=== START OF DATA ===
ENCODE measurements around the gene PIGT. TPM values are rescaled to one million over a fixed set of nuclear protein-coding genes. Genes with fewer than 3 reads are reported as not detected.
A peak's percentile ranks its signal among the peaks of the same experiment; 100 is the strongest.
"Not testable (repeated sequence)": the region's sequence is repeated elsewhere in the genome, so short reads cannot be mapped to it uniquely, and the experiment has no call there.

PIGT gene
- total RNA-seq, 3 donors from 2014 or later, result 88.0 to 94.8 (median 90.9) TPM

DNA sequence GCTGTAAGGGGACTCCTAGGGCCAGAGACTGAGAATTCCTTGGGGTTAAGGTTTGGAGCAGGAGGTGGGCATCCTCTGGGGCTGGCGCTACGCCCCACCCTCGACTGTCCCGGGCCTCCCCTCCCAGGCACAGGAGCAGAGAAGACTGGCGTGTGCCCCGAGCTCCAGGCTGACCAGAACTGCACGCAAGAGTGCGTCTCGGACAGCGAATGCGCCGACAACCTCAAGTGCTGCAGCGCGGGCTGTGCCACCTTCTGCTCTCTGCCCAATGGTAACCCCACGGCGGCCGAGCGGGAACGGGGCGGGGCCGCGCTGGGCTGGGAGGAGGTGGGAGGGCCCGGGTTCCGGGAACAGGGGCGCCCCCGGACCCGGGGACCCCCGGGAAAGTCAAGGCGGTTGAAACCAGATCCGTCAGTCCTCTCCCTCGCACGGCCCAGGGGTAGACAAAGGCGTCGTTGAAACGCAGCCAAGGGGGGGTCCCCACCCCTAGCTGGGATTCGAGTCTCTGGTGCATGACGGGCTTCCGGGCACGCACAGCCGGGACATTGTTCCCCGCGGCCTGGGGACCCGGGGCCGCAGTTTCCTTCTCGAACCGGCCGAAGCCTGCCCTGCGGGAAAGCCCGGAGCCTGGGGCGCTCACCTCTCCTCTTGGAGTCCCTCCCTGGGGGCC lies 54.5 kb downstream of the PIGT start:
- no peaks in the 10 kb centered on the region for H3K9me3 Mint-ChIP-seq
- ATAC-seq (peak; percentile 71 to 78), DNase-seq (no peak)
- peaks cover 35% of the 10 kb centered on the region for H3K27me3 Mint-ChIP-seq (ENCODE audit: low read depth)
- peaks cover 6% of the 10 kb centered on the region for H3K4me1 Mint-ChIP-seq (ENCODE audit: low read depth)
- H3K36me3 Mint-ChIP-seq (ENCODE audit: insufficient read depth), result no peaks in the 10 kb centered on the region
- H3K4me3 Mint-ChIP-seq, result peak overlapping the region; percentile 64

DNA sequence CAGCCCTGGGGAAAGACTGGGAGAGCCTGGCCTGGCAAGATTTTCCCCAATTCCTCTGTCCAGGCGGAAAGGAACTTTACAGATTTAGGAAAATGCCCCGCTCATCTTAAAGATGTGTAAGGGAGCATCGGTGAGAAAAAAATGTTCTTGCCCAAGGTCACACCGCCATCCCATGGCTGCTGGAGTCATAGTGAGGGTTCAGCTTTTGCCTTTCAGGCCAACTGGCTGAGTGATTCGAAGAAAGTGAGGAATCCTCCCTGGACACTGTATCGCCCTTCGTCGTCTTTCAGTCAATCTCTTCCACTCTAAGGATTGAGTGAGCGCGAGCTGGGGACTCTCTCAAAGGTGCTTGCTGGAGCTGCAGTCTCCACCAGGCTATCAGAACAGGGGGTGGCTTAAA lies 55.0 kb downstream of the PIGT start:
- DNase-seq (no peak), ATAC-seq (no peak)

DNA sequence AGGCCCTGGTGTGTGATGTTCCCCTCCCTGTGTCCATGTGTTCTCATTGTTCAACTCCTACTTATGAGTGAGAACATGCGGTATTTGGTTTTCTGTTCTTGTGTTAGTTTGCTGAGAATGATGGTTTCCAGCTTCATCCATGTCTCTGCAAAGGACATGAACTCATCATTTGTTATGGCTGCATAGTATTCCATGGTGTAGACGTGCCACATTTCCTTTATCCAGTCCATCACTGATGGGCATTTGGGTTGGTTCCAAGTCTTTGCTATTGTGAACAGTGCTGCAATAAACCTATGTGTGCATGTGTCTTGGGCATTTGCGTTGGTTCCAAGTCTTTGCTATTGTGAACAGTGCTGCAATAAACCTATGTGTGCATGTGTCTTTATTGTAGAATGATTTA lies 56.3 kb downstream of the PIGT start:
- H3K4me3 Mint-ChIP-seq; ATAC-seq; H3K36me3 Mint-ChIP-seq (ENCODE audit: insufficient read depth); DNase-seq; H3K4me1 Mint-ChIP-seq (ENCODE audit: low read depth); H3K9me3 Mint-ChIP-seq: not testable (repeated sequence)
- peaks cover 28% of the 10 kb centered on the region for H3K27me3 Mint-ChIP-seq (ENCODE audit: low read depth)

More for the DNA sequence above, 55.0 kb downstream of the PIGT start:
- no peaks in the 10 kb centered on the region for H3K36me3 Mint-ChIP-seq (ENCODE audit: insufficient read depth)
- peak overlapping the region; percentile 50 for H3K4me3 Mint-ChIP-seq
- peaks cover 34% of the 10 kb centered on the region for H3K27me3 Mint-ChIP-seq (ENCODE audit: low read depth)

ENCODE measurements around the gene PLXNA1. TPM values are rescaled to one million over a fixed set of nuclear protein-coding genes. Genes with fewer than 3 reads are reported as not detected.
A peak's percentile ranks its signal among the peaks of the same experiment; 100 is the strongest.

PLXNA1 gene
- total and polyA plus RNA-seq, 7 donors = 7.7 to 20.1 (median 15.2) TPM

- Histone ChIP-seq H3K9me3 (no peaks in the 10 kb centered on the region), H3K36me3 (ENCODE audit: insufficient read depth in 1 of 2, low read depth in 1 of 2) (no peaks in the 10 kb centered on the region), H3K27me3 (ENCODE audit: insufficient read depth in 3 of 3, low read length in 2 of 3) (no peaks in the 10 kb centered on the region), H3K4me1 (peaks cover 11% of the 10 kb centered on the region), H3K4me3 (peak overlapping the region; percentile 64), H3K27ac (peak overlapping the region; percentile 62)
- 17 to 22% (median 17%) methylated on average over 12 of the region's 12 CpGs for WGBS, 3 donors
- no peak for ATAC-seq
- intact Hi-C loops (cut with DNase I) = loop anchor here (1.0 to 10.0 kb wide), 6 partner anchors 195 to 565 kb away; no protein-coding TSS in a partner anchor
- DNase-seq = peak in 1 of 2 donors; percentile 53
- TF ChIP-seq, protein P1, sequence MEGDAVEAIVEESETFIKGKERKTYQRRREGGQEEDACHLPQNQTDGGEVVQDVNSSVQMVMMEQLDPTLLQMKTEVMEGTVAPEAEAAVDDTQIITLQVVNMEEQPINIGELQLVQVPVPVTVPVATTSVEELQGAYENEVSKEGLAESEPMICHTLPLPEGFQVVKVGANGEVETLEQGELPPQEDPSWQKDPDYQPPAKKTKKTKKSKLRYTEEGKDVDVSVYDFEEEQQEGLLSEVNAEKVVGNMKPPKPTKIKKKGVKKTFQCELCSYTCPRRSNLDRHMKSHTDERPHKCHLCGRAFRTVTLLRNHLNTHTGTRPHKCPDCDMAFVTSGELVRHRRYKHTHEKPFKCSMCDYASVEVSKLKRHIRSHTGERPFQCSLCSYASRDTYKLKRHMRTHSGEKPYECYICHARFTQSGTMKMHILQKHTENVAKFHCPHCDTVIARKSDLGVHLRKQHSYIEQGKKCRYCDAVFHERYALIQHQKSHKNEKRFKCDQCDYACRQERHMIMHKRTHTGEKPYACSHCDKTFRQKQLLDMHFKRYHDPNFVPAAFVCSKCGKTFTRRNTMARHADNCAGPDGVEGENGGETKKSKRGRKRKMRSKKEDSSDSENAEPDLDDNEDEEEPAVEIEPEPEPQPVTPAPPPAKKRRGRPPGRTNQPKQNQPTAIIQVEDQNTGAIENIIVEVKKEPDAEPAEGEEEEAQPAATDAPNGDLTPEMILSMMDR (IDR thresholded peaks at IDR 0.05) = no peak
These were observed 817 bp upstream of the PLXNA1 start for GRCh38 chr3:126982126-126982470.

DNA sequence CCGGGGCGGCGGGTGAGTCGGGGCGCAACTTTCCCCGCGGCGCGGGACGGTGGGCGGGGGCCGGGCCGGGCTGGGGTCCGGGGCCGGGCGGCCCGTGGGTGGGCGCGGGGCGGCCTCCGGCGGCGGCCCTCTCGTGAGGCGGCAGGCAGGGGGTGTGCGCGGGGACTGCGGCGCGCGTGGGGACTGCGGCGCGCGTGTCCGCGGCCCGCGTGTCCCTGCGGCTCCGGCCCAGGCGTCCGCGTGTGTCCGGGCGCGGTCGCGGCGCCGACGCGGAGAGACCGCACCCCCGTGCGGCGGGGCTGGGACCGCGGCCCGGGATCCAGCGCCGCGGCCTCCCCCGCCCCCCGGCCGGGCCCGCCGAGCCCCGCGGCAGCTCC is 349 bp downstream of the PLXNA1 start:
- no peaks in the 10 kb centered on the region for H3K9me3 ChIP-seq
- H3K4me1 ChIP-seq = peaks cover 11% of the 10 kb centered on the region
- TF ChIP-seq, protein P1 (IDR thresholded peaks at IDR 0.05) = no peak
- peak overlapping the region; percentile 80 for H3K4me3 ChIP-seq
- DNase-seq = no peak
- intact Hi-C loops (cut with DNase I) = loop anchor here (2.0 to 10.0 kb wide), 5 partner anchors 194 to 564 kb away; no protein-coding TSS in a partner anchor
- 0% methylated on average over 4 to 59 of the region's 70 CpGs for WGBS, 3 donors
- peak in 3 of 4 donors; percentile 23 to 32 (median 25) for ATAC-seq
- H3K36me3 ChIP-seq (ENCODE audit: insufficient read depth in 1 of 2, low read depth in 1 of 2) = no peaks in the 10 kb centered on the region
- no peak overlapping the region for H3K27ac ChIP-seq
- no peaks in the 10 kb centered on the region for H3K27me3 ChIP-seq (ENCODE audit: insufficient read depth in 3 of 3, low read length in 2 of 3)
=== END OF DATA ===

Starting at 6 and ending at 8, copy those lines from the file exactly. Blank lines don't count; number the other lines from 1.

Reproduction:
DNA sequence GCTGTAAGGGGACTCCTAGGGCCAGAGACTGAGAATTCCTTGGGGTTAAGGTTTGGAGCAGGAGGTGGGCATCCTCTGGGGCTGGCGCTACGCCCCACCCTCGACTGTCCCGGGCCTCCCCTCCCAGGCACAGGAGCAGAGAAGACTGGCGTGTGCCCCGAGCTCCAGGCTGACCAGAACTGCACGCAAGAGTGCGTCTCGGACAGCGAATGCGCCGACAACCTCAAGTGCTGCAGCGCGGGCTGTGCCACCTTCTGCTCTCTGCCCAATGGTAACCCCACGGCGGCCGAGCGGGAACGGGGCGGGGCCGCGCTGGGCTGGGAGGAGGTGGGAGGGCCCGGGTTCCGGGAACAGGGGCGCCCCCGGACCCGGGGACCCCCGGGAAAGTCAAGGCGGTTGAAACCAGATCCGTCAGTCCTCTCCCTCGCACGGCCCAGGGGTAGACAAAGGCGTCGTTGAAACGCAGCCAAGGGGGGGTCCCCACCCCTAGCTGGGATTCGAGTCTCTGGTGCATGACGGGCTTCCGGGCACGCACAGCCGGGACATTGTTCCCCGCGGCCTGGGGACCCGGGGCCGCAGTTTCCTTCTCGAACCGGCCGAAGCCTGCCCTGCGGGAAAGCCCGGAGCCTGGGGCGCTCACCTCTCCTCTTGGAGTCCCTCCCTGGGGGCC lies 54.5 kb downstream of the PIGT start:
- no peaks in the 10 kb centered on the region for H3K9me3 Mint-ChIP-seq
- ATAC-seq (peak; percentile 71 to 78), DNase-seq (no peak)